Gardening

Gardening 101

Gardening 101

by:
from issue:

If we had to buy all we eat there is no way we could afford it. And I like having my husband home too much to give him up to a high paying job half my life just so we can eat well. Good food is expensive. Grass fed beef and dairy, free range chickens, organic and non-GMO fruit, vegetables, grain, honey, and maple syrup. So, we skip the high paying jobs and live on less, spending our lives in each other’s company and growing what we eat.

Gardening 101

Gardening 101 – or – Surviving the Debt Crisis Collapse

from issue:

My gardening career extends from the late 40s to the present. I am not a certified master gardener who has achieved acclaim and fame. Vegetable production has been fairly substantial with a scope of hundreds of jars canned, quarts frozen, and bushels dried almost every year. Eighty-five percent of the food we eat is produced on our farm and in our gardens. As we have worked in the agrarian life style, we have learned many lessons which have come in the form of failure – missed expectation. Perhaps some of our experiences will help you.

Gardening in the Weather You are Given

Gardening in the Weather You are Given

by:
from issue:

Every year finds some new unexpected battle with the elements. Seems like if I lay drip tape as I plant my rows then I am in for a wet year that needs no irrigation. If my memory is still smarting from last years’ wet summer and I plant my rows in hills, seems like the weather takes its cue to be dry. There’s wind storms and hail, rain in sheets and scorching heat. It can all happen and I don’t know when. In the meantime, we take what we get, cope with the weather extremes as best we can and are grateful for the crops we have. Although there is little we can do about the weather, we are not entirely helpless when contending with it. There are things we can do to help protect our garden.

Jimmy Nardello

Jimmy Nardello

by: ,
from issue:

This pepper came to me through David and is easily one of our favorite varieties on the farm. Before I was a local food eater and farmer, many vegetables were unappealing; celery was bitter, cucumbers were spongy, and peppers were leathery and tart. My dislike of peppers quickly changed into an obsession after growing Jimmy Nardellos.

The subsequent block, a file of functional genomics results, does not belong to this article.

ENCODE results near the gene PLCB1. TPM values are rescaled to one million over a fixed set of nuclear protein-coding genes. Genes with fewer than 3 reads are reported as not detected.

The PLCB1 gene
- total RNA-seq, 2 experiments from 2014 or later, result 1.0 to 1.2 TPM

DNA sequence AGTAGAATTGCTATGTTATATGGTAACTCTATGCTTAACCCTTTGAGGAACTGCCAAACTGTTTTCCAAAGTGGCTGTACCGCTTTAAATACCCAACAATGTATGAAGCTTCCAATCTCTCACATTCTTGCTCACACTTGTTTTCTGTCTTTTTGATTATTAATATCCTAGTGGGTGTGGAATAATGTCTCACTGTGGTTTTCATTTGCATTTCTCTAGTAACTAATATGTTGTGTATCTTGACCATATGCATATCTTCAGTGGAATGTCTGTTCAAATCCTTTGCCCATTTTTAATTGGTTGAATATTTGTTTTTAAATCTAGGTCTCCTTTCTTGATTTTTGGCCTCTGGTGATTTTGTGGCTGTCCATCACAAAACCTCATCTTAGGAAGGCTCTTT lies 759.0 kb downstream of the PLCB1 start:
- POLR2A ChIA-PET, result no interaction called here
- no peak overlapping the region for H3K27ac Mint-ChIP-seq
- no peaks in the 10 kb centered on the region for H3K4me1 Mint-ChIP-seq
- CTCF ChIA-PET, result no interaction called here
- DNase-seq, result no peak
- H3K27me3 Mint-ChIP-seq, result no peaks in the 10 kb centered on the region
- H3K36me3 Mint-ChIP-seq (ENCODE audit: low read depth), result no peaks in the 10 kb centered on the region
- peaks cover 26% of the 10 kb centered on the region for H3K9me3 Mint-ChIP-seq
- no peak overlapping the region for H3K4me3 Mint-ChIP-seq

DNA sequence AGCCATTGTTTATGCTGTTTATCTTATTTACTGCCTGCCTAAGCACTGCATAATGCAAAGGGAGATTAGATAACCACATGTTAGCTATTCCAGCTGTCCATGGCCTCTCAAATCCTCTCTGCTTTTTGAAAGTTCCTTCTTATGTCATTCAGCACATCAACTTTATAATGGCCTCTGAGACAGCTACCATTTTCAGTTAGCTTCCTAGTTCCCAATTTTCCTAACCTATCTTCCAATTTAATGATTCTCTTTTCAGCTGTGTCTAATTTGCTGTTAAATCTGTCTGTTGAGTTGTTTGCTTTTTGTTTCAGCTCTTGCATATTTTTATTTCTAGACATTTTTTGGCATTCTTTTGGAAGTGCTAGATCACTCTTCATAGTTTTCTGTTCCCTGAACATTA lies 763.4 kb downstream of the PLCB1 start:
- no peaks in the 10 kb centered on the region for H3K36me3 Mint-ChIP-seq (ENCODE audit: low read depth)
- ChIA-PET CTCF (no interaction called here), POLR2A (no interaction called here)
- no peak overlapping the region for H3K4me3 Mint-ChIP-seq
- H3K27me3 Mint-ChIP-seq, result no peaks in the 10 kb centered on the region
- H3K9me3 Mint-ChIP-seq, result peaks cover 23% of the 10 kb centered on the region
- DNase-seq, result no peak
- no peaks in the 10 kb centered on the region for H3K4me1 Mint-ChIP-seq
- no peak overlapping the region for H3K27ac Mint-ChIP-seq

Planting Calendar and Other Diagrams

From Dusty Shelves: A 1943 calendar for seeding your vegetable garden.

Portrait of a Garden

Portrait of a Garden

As the seasons slip by at a centuries-old Dutch estate, an 85-year-old pruning master and the owner work on cultivating crops in the kitchen garden. To do this successfully requires a degree of obsessiveness, the old man explains in this calm, observational documentary. The pruning master still works every day. It would be easier if he were only 60 and young.

Raised Bed Gardening

Raised Bed Gardening

by:
from issue:

Raised beds may not be right for everyone, and our way is not the only way. I have seen raised beds made from rows of 5’ diameter kiddy pools, and heard of a fellow who collected junk refrigerators from the dump and lined them up on their backs into a rainbow of colored enameled steel raised beds. Even rows of five-gallon pails filled with plants count as raised beds in my estimation. Do it any way you care to, but do it if it’s right for you.

The Standard Garden Tool Company

The Standard Garden Tool Company

by:
from issue:

The top two thirds of these pages features a reprint of the circa 1905 catalog from the Standard Garden Tool company. Across the bottom third of those pages we are running some of the illustrations of cultivator shovel setups from Lynn R. Miller’s Horsedrawn Tillage Tools. This book, originally published in 2001, has been out of print for 19 years. We are pleased to announce that it is once again available.

The Summer Harvest

The Summer Harvest

by:
from issue:

The principle here, shared by both flowers and most vegetables, is that plants bloom and fruit to set seed to further their species. If this attempt is thwarted, it stimulates the plant to produce more flowers/vegetables. Whereas if it fully succeeds in seeding the next generation, then it has no drive to remain productive. Vegetables need to be picked regularly to remain productive. Not only does the plant need motivation to keep growing, but having over ripe vegetables promotes disease, spoilage and attracts insects. Let’s walk through the garden and talk about some of the vegetables and their unique needs. Most of this you’ll already know, but everyone likes to visit the garden this time of year. Especially for a watermelon.